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Author Topic: The Library of Congress Didn't Know What This 8mm Is. Do You?
Larry Tocci
Junior
Posts: 11
From: Rhode Island
Registered: Mar 2011


 - posted March 16, 2011 10:27 AM      Profile for Larry Tocci   Email Larry Tocci   Send New Private Message       Edit/Delete Post 
I have tried repeatedly to find the name of this 8mm short which I own. I contacted the film division of the Library of Congress. Even they were stumped. Any ideas what this film is called & or who stars in it?
Thanks
http://www.youtube.com/watch?v=AlCSpoJQeP0

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Gerald Santana
Phenomenal Film Handler

Posts: 1060
From: Cottage Grove OR
Registered: Dec 2010


 - posted March 16, 2011 10:59 AM      Profile for Gerald Santana   Author's Homepage   Email Gerald Santana   Send New Private Message       Edit/Delete Post 
Thanks for sharing this film Larry, I tried looking but, came up with the same results you probably did. You may want to submit it here so that they can take a look at it too: http://www.silentera.com/

They have a large catalog of films, I hope this mystery is solved, it is worth remembering, the print looks very innovative. I'll date it between 1919-1924.

[ March 16, 2011, 02:37 PM: Message edited by: Gerald Santana ]

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Larry Tocci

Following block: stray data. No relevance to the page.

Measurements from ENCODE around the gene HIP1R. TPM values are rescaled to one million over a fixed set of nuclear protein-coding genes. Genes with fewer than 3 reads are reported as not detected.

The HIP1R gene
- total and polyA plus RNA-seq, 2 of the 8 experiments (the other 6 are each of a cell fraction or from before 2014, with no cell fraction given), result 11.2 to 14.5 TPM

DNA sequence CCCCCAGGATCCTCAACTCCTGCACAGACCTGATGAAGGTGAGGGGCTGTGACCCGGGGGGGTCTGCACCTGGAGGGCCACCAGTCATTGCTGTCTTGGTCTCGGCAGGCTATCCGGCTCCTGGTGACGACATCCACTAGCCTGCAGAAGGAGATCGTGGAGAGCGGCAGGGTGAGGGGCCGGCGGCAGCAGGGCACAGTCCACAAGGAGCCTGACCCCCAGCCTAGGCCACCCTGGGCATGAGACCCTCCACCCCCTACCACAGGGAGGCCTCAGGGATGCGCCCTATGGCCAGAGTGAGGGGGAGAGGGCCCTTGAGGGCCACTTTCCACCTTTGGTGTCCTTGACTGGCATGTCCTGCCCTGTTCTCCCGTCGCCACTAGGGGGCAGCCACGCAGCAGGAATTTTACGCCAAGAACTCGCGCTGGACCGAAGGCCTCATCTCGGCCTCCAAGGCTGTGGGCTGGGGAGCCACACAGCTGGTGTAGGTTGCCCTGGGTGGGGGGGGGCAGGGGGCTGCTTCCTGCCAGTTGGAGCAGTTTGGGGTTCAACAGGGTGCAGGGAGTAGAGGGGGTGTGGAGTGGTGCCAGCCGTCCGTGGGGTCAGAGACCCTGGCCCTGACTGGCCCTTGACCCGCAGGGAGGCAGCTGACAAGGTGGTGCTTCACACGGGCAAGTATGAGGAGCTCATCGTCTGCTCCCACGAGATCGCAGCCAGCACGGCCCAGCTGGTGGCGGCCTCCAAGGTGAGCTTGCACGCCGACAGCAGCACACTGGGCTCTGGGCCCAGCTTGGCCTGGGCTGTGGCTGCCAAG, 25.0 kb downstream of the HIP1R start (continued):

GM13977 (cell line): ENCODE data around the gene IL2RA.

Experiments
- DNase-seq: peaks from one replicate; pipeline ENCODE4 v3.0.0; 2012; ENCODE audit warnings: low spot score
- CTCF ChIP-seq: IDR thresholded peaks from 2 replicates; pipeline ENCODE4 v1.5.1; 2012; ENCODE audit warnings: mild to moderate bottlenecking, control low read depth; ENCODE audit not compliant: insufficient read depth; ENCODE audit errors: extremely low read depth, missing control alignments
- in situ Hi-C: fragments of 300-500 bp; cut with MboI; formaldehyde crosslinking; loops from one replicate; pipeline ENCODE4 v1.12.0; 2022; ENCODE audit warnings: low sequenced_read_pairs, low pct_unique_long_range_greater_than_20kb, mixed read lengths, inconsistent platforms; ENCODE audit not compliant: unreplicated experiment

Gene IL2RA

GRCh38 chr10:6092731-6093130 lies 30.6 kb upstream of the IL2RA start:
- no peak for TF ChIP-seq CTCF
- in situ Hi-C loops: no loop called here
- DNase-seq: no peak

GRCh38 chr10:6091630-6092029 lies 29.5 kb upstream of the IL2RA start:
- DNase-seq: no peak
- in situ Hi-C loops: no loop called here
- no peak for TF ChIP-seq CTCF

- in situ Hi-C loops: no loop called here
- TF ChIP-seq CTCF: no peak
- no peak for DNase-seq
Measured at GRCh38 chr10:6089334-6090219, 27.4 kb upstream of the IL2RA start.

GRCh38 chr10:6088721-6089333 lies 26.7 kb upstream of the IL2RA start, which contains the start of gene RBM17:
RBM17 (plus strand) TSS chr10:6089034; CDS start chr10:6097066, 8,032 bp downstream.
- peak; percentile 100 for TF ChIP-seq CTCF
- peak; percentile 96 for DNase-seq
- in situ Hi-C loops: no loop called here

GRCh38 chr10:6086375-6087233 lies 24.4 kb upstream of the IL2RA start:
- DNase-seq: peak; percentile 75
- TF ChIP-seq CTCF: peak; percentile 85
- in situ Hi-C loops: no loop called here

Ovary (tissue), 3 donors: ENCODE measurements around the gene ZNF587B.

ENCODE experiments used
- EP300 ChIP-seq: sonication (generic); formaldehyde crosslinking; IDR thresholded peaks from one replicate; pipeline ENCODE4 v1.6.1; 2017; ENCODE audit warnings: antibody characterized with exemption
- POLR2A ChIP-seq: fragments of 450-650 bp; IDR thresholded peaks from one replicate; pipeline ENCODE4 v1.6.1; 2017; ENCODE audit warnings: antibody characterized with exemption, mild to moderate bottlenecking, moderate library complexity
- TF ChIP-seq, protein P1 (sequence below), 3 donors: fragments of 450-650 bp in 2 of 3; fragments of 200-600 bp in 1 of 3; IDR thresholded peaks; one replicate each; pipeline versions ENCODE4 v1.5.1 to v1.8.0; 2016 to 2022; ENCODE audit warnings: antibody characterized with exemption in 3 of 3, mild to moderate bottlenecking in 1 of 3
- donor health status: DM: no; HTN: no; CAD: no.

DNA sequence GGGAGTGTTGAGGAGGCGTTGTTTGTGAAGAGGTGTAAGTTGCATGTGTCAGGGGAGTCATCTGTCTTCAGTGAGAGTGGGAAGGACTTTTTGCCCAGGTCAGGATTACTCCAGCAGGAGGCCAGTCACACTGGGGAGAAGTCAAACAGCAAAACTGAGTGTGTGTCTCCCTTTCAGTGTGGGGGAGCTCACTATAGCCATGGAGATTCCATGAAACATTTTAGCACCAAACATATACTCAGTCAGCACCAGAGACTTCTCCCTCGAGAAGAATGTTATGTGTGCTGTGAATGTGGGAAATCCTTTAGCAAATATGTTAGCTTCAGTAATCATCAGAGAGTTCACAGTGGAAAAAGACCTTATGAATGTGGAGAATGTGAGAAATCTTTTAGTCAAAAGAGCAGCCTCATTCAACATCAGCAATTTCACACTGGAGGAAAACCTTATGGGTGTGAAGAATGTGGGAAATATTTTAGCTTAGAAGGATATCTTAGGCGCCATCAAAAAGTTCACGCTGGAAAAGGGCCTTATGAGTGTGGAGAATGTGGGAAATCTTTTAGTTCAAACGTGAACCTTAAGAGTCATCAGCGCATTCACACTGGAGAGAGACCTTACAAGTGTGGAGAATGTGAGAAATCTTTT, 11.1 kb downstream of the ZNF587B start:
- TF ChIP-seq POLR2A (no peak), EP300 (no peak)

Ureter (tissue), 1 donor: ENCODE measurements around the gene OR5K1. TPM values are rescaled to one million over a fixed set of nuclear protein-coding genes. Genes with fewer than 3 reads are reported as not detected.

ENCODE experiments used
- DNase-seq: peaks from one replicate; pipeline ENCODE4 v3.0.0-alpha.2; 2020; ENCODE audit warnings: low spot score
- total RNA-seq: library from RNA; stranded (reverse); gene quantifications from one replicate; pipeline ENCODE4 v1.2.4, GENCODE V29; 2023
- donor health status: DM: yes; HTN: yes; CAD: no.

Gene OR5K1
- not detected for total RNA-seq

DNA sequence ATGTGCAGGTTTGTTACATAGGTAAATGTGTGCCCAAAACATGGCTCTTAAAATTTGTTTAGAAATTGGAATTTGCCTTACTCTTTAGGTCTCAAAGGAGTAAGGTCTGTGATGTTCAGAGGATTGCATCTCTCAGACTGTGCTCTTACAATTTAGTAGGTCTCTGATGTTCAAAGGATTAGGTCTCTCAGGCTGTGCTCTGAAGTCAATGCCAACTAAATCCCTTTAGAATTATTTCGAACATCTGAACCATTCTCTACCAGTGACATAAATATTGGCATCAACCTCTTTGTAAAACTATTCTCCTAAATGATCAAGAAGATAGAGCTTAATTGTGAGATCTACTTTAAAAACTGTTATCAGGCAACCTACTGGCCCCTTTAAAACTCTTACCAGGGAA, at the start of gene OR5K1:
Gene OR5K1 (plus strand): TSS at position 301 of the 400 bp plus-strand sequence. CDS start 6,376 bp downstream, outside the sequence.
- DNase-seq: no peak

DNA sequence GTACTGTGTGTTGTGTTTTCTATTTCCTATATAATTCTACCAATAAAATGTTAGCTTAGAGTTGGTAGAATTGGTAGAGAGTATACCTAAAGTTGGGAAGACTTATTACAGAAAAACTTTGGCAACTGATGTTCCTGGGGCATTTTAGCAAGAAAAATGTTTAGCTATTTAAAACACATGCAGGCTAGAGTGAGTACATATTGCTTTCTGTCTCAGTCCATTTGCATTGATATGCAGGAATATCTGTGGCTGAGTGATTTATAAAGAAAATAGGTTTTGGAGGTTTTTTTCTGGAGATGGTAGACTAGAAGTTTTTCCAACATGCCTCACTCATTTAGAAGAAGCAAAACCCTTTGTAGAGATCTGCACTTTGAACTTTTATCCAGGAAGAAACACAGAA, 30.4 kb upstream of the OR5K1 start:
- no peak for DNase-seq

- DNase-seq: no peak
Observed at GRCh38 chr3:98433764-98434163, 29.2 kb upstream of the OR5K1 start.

Junior
Posts: 11
From: Rhode Island
Registered: Mar 2011


 - posted March 16, 2011 11:07 AM      Profile for Larry Tocci   Email Larry Tocci   Send New Private Message       Edit/Delete Post 
THANKS! Wow that old? I do like the Charlie Chaplin -like character of the little man. Back then it must've been amazing technology to see that superimposed. I'll take your advice.

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Claus Harding
Phenomenal Film Handler

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From: Washington DC
Registered: Oct 2006


 - posted March 16, 2011 12:21 PM      Profile for Claus Harding   Email Claus Harding   Send New Private Message       Edit/Delete Post 
Fascinating and very well done!

I was trying to gauge by the effects work when it might have been made; some shots look like "bi-pack" effects in camera (no registration issues between the layers of film) but some also look like real "travelling mattes" as you can see the outline around the little man.
1925 or so seems right. Then again, many individual effects pioneers were working earlier, so...

It'd be very interesting to find out who did this.

Claus.

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"Why are there shots of deserts in a scene that's supposed to take place in Belgium during the winter?" (Review of 'Battle of the Bulge'.)

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Gerald Santana
Phenomenal Film Handler

Posts: 1060
From: Cottage Grove OR
Registered: Dec 2010


 - posted March 16, 2011 01:00 PM      Profile for Gerald Santana   Author's Homepage   Email Gerald Santana   Send New Private Message       Edit/Delete Post